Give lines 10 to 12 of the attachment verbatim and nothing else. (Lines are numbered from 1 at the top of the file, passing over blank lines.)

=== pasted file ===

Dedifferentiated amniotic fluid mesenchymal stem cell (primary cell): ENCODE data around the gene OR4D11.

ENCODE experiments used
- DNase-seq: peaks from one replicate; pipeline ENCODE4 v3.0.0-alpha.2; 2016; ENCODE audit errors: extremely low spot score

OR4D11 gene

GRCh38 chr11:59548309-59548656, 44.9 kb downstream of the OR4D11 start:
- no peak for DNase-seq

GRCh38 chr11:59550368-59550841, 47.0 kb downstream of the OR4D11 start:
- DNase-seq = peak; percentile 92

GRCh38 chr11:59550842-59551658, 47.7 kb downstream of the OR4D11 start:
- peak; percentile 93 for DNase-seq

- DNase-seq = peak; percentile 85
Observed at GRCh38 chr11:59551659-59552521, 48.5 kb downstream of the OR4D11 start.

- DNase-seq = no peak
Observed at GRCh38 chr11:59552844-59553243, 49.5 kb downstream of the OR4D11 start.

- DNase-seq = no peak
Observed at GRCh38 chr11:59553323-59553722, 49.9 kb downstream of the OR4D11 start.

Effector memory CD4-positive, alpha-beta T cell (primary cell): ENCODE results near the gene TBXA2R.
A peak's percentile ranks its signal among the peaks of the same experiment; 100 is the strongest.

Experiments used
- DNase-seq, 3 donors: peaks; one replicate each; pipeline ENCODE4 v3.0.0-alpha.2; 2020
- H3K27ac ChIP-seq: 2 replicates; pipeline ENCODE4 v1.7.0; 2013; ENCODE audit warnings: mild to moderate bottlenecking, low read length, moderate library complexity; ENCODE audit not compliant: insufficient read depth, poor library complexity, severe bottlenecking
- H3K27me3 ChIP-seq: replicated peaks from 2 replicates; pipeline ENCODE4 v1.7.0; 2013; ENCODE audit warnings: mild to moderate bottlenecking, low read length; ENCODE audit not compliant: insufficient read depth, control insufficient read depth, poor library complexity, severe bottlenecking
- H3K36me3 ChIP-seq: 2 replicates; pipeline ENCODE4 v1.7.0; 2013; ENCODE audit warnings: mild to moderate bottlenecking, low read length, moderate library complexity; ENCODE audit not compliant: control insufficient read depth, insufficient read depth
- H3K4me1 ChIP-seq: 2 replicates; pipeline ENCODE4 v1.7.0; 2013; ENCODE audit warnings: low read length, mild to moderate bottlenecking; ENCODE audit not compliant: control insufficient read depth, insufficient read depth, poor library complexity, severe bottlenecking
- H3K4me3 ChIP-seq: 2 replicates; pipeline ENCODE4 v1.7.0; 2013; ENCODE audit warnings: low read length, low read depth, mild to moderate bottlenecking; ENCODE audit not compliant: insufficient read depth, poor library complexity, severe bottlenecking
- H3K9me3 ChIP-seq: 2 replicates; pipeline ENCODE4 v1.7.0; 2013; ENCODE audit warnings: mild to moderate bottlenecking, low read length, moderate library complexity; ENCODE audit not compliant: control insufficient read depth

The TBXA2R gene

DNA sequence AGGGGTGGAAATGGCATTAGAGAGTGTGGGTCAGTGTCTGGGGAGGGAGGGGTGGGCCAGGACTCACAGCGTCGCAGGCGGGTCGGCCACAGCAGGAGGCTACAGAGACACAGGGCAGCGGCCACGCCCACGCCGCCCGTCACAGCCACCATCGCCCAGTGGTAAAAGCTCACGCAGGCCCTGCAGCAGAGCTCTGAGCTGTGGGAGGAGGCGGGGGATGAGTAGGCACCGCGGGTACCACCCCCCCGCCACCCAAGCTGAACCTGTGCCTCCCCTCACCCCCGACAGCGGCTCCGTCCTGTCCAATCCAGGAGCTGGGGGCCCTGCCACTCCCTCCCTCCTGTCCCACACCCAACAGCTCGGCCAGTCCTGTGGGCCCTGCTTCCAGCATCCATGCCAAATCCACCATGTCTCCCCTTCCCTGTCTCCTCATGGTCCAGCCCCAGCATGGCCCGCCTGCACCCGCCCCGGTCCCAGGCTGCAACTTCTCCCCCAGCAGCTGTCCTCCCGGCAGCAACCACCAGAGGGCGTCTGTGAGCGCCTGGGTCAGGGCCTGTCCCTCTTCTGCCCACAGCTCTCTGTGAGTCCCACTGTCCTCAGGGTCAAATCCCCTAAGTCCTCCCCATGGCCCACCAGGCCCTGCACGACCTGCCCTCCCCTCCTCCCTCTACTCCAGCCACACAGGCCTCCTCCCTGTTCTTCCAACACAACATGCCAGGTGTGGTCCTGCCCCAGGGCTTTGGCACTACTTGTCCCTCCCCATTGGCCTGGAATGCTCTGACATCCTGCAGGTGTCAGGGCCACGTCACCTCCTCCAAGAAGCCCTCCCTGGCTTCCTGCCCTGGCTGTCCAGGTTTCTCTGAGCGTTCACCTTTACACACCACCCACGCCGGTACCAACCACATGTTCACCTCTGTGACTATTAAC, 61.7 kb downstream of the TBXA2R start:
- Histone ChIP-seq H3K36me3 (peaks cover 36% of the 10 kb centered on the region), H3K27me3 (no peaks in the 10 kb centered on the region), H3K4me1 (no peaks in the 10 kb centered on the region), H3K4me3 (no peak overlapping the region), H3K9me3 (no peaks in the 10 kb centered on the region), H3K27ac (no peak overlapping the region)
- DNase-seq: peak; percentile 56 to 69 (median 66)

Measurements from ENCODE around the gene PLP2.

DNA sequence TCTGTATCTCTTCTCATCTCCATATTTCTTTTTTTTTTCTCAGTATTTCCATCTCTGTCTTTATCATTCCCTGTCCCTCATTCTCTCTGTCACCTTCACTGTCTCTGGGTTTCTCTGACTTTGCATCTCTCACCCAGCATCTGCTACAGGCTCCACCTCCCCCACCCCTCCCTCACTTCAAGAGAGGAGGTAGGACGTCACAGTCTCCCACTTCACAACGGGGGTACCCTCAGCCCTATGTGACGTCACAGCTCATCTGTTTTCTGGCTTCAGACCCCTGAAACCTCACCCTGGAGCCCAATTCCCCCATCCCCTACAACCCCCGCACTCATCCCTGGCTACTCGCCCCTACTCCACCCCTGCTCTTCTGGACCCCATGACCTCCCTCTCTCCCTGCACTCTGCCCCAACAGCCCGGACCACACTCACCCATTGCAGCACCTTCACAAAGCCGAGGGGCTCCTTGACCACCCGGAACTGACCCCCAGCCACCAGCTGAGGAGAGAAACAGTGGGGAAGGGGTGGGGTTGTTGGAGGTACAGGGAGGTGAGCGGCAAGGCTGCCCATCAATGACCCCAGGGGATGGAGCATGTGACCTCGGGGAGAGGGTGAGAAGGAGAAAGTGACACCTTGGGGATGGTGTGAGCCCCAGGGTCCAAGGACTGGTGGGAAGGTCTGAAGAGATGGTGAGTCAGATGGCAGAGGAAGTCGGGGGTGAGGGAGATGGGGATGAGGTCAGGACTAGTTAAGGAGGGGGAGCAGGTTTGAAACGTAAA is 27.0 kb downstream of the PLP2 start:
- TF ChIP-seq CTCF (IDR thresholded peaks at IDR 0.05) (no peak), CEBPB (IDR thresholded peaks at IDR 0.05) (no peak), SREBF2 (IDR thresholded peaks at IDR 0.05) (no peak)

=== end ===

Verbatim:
- peak; percentile 93 for DNase-seq

- DNase-seq = peak; percentile 85
Observed at GRCh38 chr11:59551659-59552521, 48.5 kb downstream of the OR4D11 start.